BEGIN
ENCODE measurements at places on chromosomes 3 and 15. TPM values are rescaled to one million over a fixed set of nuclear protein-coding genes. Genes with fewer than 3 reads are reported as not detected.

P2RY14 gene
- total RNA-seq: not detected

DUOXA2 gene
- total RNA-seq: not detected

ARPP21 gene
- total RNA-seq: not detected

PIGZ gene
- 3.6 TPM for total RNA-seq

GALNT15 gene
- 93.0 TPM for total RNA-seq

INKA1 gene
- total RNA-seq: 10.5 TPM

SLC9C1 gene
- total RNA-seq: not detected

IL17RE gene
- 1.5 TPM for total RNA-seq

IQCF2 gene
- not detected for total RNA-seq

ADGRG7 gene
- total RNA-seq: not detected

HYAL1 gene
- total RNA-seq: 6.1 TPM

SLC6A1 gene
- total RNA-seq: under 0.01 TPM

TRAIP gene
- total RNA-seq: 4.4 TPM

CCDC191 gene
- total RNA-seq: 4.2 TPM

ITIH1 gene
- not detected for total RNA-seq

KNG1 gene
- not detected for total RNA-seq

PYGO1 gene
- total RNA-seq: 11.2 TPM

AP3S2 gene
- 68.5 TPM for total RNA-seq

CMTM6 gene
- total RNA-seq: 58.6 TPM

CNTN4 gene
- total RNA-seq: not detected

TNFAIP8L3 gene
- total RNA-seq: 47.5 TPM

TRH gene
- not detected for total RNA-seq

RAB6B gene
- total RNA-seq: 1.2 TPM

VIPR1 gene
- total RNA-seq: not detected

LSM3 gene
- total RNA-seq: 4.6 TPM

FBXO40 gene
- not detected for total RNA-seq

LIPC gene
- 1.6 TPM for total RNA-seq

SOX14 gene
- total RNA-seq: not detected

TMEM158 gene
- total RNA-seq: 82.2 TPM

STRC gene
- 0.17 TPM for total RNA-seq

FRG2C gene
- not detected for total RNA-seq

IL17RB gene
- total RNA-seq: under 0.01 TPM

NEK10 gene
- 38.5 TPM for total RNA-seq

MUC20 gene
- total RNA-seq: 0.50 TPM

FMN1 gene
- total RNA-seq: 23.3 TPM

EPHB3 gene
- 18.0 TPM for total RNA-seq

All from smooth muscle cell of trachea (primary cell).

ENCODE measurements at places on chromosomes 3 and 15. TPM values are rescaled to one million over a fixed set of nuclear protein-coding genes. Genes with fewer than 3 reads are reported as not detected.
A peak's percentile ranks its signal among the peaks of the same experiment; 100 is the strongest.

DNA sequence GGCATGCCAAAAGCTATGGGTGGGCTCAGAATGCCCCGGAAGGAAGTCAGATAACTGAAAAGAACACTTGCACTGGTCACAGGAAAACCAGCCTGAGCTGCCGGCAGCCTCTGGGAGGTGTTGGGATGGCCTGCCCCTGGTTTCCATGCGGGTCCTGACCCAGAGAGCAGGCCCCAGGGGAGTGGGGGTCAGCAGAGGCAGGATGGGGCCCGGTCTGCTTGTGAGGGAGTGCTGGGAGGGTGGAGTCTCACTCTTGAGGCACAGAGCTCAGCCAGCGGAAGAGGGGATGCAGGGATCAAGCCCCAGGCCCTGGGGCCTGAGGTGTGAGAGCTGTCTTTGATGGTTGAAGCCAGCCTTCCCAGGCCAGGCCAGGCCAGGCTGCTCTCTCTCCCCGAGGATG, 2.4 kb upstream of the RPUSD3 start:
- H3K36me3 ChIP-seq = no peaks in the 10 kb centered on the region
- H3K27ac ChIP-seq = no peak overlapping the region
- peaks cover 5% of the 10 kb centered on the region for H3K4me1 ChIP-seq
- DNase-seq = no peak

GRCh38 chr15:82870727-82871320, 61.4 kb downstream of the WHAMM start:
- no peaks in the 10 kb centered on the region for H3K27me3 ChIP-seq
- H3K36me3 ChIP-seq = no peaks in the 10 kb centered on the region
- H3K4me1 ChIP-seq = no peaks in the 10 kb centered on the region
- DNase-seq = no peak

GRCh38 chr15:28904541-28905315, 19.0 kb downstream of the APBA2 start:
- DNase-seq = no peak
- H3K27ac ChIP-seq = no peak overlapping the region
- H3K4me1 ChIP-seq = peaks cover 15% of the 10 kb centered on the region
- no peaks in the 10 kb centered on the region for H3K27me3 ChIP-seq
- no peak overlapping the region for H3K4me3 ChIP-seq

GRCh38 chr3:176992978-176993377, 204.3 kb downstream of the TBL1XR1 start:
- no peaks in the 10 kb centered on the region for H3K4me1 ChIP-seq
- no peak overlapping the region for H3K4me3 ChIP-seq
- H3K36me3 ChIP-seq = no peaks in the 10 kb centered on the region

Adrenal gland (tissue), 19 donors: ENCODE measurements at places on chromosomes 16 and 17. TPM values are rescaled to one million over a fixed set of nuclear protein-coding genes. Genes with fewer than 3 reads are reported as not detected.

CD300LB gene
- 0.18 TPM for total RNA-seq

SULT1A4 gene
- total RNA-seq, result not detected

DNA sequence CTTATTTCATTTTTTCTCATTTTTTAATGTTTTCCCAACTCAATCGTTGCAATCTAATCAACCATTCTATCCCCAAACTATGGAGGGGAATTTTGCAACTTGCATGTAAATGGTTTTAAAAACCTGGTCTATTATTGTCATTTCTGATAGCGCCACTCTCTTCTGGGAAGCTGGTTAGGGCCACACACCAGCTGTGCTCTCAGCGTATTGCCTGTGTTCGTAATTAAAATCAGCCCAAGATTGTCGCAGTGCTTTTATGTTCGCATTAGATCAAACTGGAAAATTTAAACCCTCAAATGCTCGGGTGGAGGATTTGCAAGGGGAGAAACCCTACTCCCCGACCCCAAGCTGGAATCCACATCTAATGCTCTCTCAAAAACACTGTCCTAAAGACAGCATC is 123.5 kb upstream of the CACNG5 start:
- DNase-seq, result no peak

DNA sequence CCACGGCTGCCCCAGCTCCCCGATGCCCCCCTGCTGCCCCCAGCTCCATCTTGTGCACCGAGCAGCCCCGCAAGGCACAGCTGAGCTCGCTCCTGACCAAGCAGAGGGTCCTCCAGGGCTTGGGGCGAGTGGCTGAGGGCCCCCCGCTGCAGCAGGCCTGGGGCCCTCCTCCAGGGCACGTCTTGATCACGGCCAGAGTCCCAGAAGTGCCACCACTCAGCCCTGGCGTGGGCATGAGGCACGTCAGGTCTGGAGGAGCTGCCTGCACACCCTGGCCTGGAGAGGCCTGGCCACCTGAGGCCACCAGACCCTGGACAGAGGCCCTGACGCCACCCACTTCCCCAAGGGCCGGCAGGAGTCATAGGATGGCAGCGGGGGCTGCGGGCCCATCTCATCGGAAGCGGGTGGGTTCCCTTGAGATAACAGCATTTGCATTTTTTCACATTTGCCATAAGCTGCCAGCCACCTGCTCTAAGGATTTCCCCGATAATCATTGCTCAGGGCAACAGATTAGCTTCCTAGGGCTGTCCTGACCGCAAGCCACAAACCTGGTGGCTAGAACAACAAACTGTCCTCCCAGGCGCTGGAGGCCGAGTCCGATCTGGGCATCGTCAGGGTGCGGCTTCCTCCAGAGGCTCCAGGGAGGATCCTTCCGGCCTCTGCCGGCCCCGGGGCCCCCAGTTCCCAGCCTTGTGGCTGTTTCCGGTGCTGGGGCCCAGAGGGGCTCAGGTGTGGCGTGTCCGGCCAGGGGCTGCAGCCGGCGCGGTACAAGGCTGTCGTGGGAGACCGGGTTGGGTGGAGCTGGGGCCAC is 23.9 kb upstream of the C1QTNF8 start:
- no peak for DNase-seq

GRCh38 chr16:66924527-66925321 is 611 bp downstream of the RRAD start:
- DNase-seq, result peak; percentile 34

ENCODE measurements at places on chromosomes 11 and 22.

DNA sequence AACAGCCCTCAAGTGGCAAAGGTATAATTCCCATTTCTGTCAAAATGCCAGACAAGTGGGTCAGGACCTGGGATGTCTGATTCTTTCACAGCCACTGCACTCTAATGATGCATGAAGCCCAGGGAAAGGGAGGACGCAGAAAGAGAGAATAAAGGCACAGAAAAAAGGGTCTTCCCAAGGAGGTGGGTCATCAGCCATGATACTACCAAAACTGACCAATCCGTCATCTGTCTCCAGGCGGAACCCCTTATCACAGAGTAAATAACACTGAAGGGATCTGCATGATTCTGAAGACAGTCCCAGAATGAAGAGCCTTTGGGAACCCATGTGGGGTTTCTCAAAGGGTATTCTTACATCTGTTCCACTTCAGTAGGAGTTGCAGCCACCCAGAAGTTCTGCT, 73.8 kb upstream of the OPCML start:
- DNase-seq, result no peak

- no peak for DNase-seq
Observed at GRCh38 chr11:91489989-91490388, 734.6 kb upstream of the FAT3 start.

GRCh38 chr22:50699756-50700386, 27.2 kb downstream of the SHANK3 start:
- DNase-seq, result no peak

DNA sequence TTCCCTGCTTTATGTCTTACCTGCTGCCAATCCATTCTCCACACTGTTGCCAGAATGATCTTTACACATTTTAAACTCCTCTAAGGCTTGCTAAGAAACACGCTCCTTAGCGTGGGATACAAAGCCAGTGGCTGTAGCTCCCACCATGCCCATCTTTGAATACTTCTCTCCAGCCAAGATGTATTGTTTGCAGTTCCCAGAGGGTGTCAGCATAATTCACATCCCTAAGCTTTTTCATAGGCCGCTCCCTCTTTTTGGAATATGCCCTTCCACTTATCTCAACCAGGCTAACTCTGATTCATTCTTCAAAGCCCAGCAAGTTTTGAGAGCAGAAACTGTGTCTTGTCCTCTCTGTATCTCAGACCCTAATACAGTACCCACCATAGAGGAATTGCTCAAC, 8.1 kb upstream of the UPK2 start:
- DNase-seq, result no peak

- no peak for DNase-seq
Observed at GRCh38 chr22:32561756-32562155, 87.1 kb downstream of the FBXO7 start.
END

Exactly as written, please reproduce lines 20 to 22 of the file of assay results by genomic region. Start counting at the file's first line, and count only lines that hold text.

ADGRG7 gene
- total RNA-seq: not detected

HYAL1 gene